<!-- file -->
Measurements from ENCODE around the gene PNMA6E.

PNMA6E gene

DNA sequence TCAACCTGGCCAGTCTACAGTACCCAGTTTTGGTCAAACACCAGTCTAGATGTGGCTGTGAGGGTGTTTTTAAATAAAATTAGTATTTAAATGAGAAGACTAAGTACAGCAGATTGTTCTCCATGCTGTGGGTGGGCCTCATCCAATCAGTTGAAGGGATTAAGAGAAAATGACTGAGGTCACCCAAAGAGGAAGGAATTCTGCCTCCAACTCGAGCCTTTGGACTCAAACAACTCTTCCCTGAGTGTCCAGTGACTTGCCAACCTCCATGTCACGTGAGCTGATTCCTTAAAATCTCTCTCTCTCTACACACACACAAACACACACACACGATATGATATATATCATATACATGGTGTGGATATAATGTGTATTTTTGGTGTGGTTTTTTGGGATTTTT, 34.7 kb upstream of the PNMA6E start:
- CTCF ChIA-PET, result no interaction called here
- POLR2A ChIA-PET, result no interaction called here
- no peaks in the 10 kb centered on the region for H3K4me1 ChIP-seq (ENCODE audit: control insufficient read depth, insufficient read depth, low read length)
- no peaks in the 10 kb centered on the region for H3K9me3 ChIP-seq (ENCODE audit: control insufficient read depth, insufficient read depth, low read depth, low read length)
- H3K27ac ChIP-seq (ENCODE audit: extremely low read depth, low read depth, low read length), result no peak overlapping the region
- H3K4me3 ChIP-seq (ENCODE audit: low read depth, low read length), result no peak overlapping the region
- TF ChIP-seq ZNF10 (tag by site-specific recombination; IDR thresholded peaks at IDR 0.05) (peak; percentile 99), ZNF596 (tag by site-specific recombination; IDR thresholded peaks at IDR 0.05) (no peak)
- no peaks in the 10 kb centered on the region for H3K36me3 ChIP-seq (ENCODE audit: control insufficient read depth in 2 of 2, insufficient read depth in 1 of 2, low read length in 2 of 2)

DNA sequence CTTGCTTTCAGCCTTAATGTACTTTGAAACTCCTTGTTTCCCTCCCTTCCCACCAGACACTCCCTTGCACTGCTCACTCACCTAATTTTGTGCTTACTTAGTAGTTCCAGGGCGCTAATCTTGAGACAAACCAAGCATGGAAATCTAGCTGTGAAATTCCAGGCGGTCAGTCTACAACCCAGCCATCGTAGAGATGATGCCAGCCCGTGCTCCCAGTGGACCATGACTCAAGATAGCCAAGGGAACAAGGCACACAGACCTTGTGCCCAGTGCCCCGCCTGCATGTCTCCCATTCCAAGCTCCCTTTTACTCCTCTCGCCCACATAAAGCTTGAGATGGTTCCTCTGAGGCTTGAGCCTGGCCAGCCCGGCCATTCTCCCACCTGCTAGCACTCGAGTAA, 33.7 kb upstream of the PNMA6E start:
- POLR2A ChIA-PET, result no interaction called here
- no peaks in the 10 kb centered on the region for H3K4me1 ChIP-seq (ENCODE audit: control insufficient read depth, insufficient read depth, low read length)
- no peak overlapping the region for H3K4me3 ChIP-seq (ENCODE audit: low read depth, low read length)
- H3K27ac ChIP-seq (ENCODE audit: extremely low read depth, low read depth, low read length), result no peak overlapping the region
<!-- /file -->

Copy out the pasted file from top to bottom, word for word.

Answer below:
Measurements from ENCODE around the gene PNMA6E.

PNMA6E gene

DNA sequence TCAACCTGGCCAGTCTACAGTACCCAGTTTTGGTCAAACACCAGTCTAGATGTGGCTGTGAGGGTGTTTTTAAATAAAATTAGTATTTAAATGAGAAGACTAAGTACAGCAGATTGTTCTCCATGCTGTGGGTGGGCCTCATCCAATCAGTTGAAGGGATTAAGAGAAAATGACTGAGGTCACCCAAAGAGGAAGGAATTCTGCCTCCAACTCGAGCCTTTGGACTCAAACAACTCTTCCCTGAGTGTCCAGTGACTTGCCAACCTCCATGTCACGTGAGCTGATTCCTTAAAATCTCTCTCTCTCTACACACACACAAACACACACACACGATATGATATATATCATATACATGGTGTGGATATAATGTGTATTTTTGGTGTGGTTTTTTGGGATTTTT, 34.7 kb upstream of the PNMA6E start:
- CTCF ChIA-PET, result no interaction called here
- POLR2A ChIA-PET, result no interaction called here
- no peaks in the 10 kb centered on the region for H3K4me1 ChIP-seq (ENCODE audit: control insufficient read depth, insufficient read depth, low read length)
- no peaks in the 10 kb centered on the region for H3K9me3 ChIP-seq (ENCODE audit: control insufficient read depth, insufficient read depth, low read depth, low read length)
- H3K27ac ChIP-seq (ENCODE audit: extremely low read depth, low read depth, low read length), result no peak overlapping the region
- H3K4me3 ChIP-seq (ENCODE audit: low read depth, low read length), result no peak overlapping the region
- TF ChIP-seq ZNF10 (tag by site-specific recombination; IDR thresholded peaks at IDR 0.05) (peak; percentile 99), ZNF596 (tag by site-specific recombination; IDR thresholded peaks at IDR 0.05) (no peak)
- no peaks in the 10 kb centered on the region for H3K36me3 ChIP-seq (ENCODE audit: control insufficient read depth in 2 of 2, insufficient read depth in 1 of 2, low read length in 2 of 2)

DNA sequence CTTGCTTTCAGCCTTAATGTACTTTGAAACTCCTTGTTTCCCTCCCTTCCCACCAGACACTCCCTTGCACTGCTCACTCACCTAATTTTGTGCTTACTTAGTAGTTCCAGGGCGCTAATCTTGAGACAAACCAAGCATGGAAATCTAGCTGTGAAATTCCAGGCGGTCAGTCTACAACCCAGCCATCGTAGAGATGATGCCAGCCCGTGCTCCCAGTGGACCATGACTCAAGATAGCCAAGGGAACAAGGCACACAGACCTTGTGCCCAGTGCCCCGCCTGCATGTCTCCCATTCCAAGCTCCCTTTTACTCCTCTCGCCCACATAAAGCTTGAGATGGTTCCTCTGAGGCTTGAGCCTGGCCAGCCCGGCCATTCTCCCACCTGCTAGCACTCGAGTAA, 33.7 kb upstream of the PNMA6E start:
- POLR2A ChIA-PET, result no interaction called here
- no peaks in the 10 kb centered on the region for H3K4me1 ChIP-seq (ENCODE audit: control insufficient read depth, insufficient read depth, low read length)
- no peak overlapping the region for H3K4me3 ChIP-seq (ENCODE audit: low read depth, low read length)
- H3K27ac ChIP-seq (ENCODE audit: extremely low read depth, low read depth, low read length), result no peak overlapping the region